Selecting the correct Kick Wax
Establish a starting point. Note the air temperature in the shade. Check the wax tins for temperature range, and apply 3 or 4 layers. For the softer warm waxes it helps to do this outside at colder temperatures for really thin, smooth layers. Next, try the skis. It's a good idea to take along one or two harder (colder) waxes and one or two softer (warmer) waxes on each side of the wax that was initially selected, and a cork. Ski far enough to give the wax a chance to become "conditioned" by the snow. Usually during the first hundred meters or so the wax might feel a bit slippery, which is normal. If your first choice is working well, then the only consideration is possibly adding more layers of the same wax if it is a long race.
If the skis are slippery:
- Apply more layers of the same wax, possibly extend the wax layer farther in front of the kick wax zone. A thicker layer, “cushion” of wax is created that allows the snow to “grip” the wax better.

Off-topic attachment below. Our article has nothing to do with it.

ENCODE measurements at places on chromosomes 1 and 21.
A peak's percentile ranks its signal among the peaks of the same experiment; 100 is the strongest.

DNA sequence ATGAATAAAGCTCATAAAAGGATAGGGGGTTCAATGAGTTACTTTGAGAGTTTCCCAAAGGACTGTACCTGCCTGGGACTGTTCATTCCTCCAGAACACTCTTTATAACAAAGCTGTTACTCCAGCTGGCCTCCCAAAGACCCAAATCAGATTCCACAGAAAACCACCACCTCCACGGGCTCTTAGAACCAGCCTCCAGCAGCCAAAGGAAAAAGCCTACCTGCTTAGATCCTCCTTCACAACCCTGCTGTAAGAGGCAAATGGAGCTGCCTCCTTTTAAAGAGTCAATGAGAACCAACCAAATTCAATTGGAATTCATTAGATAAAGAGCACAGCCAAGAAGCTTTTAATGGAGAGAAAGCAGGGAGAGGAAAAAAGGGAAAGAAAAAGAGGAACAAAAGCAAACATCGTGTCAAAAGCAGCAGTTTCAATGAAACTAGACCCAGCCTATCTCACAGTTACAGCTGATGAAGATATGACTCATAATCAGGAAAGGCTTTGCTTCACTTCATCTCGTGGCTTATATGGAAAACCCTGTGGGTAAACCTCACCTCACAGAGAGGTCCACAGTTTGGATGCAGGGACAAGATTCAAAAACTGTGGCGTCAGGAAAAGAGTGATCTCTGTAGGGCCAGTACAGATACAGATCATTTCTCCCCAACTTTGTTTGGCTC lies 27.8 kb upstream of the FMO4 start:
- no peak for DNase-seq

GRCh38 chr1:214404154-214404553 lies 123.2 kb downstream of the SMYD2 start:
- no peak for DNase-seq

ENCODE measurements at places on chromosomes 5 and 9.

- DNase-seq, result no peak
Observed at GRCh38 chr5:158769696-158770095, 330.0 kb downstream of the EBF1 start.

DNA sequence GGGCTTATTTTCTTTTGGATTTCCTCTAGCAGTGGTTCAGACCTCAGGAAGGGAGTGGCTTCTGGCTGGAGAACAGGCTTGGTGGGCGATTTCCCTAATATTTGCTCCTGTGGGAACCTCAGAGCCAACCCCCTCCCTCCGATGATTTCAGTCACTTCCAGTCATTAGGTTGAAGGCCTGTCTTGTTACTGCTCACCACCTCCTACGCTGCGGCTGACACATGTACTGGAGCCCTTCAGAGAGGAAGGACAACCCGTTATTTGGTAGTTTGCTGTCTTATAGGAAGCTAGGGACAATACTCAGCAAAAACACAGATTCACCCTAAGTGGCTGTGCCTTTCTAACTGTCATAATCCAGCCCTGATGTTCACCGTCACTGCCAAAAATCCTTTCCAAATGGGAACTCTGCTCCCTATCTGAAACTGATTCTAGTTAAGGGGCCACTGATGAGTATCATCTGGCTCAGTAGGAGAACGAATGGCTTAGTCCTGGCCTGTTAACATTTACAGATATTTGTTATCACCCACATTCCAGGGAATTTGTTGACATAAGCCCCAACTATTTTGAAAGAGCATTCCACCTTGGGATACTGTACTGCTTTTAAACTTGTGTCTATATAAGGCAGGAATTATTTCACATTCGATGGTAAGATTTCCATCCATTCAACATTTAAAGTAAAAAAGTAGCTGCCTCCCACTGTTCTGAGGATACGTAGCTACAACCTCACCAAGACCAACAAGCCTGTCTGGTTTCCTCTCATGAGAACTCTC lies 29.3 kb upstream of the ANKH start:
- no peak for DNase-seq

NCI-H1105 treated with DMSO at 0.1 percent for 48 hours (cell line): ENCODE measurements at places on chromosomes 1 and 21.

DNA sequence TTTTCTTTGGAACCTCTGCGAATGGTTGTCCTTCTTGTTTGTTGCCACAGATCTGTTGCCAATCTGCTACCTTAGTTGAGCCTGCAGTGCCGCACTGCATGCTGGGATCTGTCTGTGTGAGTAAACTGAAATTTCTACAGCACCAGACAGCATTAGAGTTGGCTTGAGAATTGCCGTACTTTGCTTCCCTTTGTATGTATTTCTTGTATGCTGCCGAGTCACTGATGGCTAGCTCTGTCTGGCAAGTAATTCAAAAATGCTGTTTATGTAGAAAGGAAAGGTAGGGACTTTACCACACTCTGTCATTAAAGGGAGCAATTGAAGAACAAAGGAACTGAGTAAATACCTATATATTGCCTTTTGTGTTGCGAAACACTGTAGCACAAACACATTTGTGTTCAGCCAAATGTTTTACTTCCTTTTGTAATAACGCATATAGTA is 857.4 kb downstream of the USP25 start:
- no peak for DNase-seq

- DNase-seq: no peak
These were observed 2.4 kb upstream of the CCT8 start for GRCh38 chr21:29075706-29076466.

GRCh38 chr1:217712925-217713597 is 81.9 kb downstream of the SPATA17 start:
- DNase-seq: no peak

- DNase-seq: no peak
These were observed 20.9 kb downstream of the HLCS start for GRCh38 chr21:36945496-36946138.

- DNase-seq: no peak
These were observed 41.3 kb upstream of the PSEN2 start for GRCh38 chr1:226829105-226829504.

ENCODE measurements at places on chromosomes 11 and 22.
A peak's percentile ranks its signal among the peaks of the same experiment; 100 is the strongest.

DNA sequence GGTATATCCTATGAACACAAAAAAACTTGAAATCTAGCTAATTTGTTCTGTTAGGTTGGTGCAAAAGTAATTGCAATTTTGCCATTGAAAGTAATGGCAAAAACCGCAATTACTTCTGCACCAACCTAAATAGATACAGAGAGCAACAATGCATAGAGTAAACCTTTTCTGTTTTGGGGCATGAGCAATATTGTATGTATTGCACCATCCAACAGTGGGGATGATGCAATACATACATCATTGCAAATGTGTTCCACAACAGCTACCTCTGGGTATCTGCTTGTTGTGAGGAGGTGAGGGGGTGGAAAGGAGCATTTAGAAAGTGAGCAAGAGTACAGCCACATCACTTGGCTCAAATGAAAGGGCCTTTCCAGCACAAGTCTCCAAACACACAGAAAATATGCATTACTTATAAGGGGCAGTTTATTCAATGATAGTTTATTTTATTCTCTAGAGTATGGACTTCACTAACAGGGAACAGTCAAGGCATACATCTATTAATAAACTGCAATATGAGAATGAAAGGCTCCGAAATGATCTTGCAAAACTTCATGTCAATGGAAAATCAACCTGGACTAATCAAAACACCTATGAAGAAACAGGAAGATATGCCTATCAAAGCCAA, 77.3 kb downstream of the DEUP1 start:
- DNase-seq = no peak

- If the wax still does not give a proper grip (it is too hard/cold), apply a warmer temperature wax on top of the wax already on the skis. If this solves the problem then apply a couple more layers of the same warmer wax.
- With a too soft/warm wax on the skis, ice can start to form, when the snow is new or fine-grained. This gives slippery skis and in turn, poor glide. Remove ice by thoroughly corking the wax. After removing the ice apply a few layers of a harder wax. If the ice is impossible to remove this way, then scrape off the wax with a plexi scraper. Put on a harder wax and cork smooth.
If the skis are slow and feel “draggy”:
- Remove or cover the possibly too soft wax with a colder temperature wax.
- Shorten the kick wax zone. If wax has been applied significantly longer than recommended the speed and feeling will be reduced. Shorten the wax layer by scraping off.